Ready or not, live music is set to make its long-awaited return in 2021. Although the COVID-19 debacle put concerts on hold for more than a year, the word on the street is that we could see these events making a comeback in the coming months.
Bob Ruox, president of Live Nation’s U.S. concerts, recently told Rolling Stone in a statement that “all signs point to 2021 getting back to the summer concert season we all know and love. With vaccines being available to everyone in May,” he continued, “we’re confident events can return to regular capacity soon after.”
To some antsy music lovers, this news sounds like society is about to return to normal, and everything we love about live shows — camaraderie with strangers, expensive beer, free drugs — is on the fringe of a resurgence. But not so fast. While Americans will get out this summer and feed their sonically deprived ears with loud guitars and a reason to live, caution will continue to be a requirement. Most of the immunization era restrictions will come with limited seating and masks, but health pros probably won’t warn Americans about another significant health risk:Smoking marijuana with others.
Listen, marijuana and concerts have been a thing since the inception of, well, marijuana and concerts. Many of us got our first experience with weed while watching musicians perform onstage. But times are a-changing, even though Bob Dylan probably never thought his lyrics would mean that we’d have to, one day, amend the way we use pot as part of the concert experience. Even with Dr. Fauci saying that people should be able to feel safe being in an audience by “early-to-mid fall,” the science surrounding the spread of viruses remains the same. So, maybe taking a hit off the joint getting passed around the crowd isn’t the best move this year.
We know that COVID-19 travels mostly from person-to-person by way of respiratory droplets. It’s the reason everyone has been walking around faceless for the past 12 months. Other viruses, like herpes, can also spread through saliva. So whether we are talking about a virus that could have you on life support by September or just one that makes your lips look like a deleted scene of a horror film, smoking marijuana (or anything else for that matter) with others should be avoided.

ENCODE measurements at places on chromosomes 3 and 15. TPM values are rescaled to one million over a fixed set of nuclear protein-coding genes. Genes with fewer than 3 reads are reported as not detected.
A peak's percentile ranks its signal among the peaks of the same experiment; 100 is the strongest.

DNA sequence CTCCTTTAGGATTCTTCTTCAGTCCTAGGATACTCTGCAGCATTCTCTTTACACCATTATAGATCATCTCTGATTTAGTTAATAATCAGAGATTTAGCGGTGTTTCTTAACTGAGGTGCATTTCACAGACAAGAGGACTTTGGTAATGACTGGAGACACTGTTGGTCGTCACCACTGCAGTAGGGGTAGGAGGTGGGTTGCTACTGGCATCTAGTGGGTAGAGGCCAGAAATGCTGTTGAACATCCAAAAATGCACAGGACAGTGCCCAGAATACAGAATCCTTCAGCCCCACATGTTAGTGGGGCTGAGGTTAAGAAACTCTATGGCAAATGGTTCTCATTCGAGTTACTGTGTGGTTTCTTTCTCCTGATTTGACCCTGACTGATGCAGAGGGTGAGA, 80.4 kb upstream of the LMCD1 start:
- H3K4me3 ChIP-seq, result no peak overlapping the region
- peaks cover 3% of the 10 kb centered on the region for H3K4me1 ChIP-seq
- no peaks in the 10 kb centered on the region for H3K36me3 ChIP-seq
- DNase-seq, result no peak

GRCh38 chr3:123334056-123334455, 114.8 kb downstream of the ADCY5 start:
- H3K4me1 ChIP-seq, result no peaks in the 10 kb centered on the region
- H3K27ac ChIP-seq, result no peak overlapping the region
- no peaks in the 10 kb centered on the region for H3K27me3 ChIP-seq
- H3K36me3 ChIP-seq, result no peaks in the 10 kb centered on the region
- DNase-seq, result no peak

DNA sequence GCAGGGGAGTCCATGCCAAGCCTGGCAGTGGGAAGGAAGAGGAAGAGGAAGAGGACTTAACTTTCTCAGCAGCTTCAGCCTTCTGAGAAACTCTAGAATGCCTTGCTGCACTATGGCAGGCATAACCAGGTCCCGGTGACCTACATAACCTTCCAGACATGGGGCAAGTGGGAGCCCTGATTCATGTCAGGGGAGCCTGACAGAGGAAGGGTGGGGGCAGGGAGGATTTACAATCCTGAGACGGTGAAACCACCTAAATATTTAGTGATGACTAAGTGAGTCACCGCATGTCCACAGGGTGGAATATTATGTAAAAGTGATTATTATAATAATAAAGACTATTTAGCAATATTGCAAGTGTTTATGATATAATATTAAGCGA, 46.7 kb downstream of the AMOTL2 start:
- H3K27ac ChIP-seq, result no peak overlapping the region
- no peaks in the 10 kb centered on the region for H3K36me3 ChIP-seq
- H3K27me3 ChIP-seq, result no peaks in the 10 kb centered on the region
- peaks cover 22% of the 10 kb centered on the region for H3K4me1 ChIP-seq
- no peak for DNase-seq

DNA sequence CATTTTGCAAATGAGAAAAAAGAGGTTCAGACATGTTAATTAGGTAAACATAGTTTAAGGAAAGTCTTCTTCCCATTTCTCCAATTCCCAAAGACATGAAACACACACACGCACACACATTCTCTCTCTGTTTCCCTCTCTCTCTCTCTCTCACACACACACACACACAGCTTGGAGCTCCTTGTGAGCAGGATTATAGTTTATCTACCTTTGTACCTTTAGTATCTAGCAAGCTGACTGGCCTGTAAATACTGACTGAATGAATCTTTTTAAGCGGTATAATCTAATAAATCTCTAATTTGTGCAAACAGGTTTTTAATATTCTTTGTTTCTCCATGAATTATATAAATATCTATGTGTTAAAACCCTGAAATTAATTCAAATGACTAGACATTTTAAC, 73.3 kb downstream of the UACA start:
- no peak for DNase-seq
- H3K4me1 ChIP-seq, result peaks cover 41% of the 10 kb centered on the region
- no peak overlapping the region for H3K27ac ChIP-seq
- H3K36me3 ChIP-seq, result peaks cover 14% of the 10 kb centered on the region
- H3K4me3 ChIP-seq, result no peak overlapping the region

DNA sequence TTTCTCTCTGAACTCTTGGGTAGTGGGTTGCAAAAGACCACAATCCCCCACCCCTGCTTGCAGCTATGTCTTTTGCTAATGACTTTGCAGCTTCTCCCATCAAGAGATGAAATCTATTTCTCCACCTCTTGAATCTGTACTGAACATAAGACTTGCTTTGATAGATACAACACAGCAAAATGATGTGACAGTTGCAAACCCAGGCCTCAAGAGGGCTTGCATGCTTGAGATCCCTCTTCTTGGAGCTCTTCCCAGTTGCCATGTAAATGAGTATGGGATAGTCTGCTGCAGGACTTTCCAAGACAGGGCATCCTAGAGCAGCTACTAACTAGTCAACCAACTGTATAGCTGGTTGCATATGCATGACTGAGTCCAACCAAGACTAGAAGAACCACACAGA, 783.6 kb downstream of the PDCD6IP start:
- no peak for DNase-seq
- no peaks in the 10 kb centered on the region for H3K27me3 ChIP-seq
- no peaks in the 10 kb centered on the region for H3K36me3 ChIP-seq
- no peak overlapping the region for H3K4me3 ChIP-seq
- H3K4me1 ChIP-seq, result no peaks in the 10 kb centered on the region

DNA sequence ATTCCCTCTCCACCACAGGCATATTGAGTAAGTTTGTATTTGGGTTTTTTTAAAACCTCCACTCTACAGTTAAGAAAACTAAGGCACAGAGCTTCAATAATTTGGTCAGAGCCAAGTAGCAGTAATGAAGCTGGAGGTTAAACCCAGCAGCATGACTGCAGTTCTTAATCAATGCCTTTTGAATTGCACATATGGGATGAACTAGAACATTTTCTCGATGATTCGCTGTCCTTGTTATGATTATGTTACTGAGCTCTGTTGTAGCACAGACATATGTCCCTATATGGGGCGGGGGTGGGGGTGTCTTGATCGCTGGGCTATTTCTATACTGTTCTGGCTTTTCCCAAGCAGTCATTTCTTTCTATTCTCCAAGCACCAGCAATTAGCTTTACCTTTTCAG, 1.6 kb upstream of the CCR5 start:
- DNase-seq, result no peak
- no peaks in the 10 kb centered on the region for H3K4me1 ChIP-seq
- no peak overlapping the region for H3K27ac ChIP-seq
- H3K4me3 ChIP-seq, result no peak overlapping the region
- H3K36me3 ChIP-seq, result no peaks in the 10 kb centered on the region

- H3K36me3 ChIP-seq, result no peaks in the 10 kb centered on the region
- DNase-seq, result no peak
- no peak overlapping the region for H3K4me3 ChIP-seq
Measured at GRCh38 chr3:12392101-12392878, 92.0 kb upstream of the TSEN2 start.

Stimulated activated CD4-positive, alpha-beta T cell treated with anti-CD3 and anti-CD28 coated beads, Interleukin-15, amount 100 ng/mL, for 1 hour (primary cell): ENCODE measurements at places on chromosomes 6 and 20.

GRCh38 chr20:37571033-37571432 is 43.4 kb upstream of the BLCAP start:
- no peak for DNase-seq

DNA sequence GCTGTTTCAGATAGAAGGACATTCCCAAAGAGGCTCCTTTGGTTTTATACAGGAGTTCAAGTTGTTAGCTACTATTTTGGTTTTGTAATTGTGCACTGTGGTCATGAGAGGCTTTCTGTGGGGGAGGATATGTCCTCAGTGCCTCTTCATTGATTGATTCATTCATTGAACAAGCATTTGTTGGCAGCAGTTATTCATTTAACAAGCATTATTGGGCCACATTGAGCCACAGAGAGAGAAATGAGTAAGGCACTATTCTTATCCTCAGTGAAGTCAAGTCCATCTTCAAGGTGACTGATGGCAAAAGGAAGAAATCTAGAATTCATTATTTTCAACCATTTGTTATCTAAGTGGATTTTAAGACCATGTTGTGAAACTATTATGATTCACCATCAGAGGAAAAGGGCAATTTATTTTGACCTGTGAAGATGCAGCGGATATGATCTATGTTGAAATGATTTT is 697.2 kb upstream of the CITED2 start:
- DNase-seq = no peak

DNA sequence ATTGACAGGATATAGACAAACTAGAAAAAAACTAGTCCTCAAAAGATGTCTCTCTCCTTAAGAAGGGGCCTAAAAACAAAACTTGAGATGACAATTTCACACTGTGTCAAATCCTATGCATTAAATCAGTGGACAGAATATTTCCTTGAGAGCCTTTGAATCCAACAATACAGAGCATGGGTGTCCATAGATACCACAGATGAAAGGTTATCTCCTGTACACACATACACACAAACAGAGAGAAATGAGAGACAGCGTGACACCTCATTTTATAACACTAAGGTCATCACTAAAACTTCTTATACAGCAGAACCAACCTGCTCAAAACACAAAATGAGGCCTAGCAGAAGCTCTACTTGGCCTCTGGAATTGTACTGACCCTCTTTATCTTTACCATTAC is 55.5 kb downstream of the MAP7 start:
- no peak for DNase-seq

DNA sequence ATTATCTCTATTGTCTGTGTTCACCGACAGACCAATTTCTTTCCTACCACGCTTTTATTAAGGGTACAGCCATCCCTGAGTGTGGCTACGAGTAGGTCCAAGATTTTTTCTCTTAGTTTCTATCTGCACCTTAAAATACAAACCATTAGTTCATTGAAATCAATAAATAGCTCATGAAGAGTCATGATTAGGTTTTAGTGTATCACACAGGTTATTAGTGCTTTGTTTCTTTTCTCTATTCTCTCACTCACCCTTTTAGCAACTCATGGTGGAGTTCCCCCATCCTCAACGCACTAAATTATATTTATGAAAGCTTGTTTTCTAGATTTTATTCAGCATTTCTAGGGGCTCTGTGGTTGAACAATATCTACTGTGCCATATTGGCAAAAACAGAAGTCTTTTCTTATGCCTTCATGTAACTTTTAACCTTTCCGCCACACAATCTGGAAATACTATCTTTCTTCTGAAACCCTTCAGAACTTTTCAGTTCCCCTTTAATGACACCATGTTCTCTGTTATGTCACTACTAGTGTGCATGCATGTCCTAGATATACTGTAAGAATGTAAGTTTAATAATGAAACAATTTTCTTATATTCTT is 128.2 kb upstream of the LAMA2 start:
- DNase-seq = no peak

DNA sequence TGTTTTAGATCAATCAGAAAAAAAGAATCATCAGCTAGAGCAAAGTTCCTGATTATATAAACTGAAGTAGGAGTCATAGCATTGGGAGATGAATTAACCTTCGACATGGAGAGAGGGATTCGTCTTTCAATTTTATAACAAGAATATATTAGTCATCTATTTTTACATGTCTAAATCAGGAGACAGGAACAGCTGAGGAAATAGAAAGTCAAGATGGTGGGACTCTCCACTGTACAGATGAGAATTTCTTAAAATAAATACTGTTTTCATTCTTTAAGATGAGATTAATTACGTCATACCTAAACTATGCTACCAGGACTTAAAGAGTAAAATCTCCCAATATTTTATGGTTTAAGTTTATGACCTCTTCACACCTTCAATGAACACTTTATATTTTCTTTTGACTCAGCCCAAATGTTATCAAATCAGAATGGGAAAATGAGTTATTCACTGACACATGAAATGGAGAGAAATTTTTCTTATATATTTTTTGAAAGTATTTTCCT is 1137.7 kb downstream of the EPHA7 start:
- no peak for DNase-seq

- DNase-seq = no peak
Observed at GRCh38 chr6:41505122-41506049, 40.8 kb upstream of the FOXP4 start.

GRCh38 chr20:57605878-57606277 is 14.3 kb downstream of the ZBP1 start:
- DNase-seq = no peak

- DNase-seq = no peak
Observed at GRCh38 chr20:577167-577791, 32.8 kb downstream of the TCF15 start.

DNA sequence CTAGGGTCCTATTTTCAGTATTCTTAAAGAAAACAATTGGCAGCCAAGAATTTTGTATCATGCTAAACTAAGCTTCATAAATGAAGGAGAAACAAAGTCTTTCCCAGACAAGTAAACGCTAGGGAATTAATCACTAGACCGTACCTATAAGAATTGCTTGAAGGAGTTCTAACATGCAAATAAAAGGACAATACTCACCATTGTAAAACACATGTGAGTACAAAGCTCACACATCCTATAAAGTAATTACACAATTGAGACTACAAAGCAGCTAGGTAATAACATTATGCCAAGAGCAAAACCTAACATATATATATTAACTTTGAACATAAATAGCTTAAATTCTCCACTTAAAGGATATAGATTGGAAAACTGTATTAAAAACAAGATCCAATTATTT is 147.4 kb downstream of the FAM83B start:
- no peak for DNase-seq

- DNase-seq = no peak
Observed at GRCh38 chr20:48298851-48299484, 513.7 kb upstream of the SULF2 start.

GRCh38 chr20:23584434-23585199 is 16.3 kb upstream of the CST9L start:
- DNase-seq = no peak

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Studies have shown that consuming marijuana through smoking devices is filthy business anyway. According to a 2020 study, bongs, bowls and vape pens contain 50% more bacteria than a public toilet and around 90% more than a garbage dumpster. Furthermore, the average smoking device — like the one you might have in front of you right now — has 1304% more bacteria than a dog food bowl, 530% more than a cell phone screen, 92% more than an ATM keypad, and 62% more than the handle on a shopping cart.
So, yeah, smoking marijuana in a communal setting is pretty disgusting. Some of you might even have compromised immune systems after being on lockdown for the past year. Even though many are getting vaccinated as a way to stave off the Rona — and studies have shown that vaccinations are extremely effective — they’re still willing to lick the cannabis equivalent of a toilet seat. So in the interest of a healthier America, maybe it’s better if concerts are BYOB for a while.
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It’s conceivable that we might need to rethink how we use pot at concerts from here on out. Thanks to legalization in more states, that’s easier to do now than it has been in the past. There is a whole slew of cannabis products on the market these days designed for the personal pot experience. Edibles and vape pens are among some of the most popular.
Sure, a lot of old-time stoners refuse to give up smoking as their favorite consumption method, and that’s perfectly fine. We need those people to fill the air at concerts with the aroma of marijuana to let us know that the drum solo is around the corner. Just keep that soggy, fish-lipped, petri dish to yourselves.
Now, let’s rock!